The first question is how to objectively identify the set of civil law appeals, and the Supreme Court itself has provided the most obvious solution: the judge-written headnotes that lead off every decision. If those included specific mention of either or both of the Civil Code of Quebec and the Code of Civil Procedure, then I treated it as a civilian appeal. (A further forty cases listed these statutes among their citations without any headnote notation, but I did not treat citation alone as justifying their inclusion.) Limiting the inquiry to reserved judgments only, this gave me fifty-five civil law cases, for an average of about three per year.
How many of these were decided by five judge panels? Only five – one in every eleven, which is to say one every three or four years. Thirty-two went to seven judge panels, and nineteen to full-court nine judge panels. The average panel size was 7.5, only slightly below the McLachlin Court average of 7.9 for all reserved judgments. The fact that it is lower at all may suggest a residual tug of the older “five-judge” rule, but if so it is a small tug indeed.
Even more surprising, only a single one of those five judge panels included all three Quebec judges, guaranteeing that a united set of Quebec civilians would prevail over their common law colleagues. More remarkably yet, this was balanced by a single example at the opposite extreme — a panel with no Quebec judges at all. A panel small enough that the Quebec judges can make up a majority is of course also small enough that the Quebec judges can be left out altogether. The five-judge rule would have led us to expect that these five panels would have included a total of fifteen Quebec judges and ten of their common law colleagues; in practice, they included only eight, well below the common law total of seventeen. Further to punctuate the point, four of the five examples were from the first four years of the McLachlin Court, and the single more recent example was the “no Quebec judges” panel.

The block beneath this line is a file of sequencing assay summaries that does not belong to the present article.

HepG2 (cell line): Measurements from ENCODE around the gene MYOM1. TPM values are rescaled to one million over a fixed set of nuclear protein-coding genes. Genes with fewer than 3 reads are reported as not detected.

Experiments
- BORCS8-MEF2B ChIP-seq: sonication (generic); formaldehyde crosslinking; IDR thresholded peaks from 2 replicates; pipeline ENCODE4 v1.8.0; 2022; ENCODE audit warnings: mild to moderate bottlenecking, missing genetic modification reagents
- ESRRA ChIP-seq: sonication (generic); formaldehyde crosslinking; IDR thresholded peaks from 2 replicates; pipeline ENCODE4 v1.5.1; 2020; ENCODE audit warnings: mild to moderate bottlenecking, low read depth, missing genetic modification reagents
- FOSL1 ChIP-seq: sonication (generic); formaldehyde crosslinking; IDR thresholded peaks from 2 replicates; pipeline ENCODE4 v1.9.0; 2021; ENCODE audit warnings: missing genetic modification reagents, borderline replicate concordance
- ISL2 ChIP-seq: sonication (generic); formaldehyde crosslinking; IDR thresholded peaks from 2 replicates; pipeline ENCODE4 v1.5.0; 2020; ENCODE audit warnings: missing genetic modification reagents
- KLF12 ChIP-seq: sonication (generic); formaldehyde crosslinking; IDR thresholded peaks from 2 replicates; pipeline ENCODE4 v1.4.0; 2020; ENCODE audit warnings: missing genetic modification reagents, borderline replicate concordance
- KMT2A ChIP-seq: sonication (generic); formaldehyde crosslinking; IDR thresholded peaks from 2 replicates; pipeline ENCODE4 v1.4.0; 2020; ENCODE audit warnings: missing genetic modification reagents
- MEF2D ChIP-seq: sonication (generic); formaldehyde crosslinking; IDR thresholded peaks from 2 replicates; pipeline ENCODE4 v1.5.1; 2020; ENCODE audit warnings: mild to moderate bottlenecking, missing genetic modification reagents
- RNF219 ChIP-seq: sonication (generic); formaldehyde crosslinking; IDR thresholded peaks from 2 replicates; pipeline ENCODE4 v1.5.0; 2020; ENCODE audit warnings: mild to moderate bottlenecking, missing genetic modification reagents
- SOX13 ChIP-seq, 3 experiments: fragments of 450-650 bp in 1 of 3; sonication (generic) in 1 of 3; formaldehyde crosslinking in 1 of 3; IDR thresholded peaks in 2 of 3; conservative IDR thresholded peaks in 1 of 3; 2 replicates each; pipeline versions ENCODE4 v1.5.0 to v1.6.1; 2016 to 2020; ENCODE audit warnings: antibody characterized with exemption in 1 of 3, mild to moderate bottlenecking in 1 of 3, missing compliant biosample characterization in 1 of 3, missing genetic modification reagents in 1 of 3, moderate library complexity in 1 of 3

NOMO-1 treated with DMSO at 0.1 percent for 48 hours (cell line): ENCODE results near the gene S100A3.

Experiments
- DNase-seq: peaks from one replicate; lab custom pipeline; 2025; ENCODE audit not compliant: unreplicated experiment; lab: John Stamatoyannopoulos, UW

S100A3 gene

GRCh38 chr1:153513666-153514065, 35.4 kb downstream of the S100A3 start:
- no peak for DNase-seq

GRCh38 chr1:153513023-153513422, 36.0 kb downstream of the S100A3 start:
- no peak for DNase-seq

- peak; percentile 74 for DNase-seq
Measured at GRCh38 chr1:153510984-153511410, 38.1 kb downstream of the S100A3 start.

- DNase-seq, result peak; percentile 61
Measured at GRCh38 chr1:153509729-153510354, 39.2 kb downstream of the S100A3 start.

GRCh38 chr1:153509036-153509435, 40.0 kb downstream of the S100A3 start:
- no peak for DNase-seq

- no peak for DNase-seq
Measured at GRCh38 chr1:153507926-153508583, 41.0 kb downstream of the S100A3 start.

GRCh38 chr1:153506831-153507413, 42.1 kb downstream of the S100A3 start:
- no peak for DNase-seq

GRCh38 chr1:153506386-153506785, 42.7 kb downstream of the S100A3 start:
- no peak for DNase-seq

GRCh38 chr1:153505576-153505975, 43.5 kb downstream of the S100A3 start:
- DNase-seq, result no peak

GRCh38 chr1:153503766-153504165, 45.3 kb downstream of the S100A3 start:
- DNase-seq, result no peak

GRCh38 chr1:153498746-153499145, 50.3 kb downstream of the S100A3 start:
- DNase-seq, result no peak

Comparing eighteen years of McLachlin with eighteen months of Wagner calls for caution, but there has been no sign of a reversal of the above patterns. To date, the Wagner Court has dealt with seven civilian appeals, some of which were consequential; five were decided by panels of nine and two by panels of seven. There was no sign of the five-judge practice, no indication that these appeals are treated differently in this respect from the broad run of reserved decisions. The five-judge rule is dead; it seems to have breathed its last in 2004.
But all is not lost. Quebec judges may have been under-represented on the vanishing smaller panels and risk being outvoted on the larger ones, but they do deliver most of the judgments – fifty-one of the McLachlin Court’s fifty-five and five of the Wagner Court’s seven for an overall total of fifty-six out of sixty-two, about ninety per cent. There has long been a significant “homer” tendency on the Supreme Court in assigning the judgment – an appeal coming from your own province roughly doubles your chances – but the tendency is even stronger for Quebec civil appeals. Compared with the five-judge rule, this may well be a less robust and less compelling institutional recognition of Quebec exceptionalism, but it is where the empirical evidence takes us. We should remember, however, that when the Supreme Court was first established it was the spectre of common law judges deciding civil code issues that worried Quebec. “It only happens one time in every ten” may not be a completely reassuring response now that civilian judges are now outnumbered on every panel.